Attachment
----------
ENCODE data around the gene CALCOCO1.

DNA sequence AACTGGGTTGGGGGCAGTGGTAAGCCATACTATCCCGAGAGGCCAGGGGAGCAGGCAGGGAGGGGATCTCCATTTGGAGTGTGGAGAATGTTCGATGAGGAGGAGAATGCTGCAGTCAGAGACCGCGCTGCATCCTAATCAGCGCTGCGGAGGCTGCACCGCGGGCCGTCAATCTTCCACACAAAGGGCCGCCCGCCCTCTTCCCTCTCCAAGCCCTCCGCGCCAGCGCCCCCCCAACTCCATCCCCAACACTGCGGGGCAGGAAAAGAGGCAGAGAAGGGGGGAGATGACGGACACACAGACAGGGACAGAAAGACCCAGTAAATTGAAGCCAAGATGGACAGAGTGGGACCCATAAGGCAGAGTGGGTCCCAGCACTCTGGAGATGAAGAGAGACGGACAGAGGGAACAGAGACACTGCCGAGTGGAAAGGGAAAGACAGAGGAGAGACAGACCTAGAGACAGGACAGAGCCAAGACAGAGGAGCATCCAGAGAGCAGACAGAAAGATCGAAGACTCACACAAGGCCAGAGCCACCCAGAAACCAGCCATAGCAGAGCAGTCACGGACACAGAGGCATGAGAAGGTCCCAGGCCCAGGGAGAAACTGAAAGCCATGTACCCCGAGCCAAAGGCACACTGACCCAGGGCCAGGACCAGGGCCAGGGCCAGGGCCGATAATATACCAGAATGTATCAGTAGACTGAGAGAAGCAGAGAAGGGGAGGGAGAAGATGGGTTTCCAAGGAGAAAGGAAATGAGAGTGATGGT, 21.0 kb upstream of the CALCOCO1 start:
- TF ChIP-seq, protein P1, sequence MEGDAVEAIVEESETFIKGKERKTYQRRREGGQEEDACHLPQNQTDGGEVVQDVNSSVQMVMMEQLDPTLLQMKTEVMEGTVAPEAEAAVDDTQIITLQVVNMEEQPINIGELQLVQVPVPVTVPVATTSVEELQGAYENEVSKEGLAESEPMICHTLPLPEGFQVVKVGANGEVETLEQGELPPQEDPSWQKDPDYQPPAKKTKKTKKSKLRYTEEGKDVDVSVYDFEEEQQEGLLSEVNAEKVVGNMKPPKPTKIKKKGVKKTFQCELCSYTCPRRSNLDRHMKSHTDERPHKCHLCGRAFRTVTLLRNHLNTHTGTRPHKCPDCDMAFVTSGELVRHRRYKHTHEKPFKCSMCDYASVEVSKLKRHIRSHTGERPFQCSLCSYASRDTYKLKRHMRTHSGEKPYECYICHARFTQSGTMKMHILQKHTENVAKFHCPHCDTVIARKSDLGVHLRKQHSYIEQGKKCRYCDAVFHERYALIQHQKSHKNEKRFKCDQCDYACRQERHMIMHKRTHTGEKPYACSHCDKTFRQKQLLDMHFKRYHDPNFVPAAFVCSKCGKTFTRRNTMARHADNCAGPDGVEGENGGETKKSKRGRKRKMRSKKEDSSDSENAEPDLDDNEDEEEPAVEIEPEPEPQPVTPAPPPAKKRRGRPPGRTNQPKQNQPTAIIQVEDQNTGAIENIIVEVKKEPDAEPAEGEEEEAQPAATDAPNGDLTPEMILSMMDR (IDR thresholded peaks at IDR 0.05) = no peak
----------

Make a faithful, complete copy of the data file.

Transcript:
ENCODE data around the gene CALCOCO1.

DNA sequence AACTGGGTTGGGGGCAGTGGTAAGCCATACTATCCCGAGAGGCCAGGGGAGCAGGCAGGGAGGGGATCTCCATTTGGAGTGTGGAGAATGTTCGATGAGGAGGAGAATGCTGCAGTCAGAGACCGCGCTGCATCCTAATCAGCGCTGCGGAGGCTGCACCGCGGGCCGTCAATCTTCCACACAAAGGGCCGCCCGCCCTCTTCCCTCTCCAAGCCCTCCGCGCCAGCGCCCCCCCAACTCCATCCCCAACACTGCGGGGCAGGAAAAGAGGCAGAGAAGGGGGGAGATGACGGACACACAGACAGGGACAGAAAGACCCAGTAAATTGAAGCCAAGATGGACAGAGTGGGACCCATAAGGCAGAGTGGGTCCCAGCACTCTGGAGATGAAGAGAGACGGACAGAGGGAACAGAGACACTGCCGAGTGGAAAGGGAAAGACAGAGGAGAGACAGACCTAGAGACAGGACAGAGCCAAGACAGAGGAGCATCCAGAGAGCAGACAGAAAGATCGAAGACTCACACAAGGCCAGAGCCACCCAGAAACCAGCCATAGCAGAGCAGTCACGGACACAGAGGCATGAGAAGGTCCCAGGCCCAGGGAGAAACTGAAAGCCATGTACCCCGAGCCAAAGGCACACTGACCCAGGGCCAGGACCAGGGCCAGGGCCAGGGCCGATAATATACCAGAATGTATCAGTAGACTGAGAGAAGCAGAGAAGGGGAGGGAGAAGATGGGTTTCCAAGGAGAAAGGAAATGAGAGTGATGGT, 21.0 kb upstream of the CALCOCO1 start:
- TF ChIP-seq, protein P1, sequence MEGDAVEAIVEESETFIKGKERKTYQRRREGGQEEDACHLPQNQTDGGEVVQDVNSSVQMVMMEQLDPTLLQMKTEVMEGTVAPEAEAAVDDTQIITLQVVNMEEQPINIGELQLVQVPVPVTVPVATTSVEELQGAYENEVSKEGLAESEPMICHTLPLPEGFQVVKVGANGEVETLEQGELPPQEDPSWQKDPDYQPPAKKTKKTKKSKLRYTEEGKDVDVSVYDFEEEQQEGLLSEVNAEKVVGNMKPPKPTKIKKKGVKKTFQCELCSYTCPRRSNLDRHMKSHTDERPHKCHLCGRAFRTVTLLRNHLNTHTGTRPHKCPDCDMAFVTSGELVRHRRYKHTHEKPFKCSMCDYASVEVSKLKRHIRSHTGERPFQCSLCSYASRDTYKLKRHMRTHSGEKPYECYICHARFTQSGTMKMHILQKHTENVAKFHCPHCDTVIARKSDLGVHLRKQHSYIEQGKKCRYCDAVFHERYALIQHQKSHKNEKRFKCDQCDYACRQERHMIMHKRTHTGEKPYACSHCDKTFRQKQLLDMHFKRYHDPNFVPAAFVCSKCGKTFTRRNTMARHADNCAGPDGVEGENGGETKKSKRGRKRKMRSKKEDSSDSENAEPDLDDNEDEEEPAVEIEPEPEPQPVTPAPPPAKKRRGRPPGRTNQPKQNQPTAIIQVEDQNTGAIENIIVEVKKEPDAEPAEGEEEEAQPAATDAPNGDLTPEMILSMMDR (IDR thresholded peaks at IDR 0.05) = no peak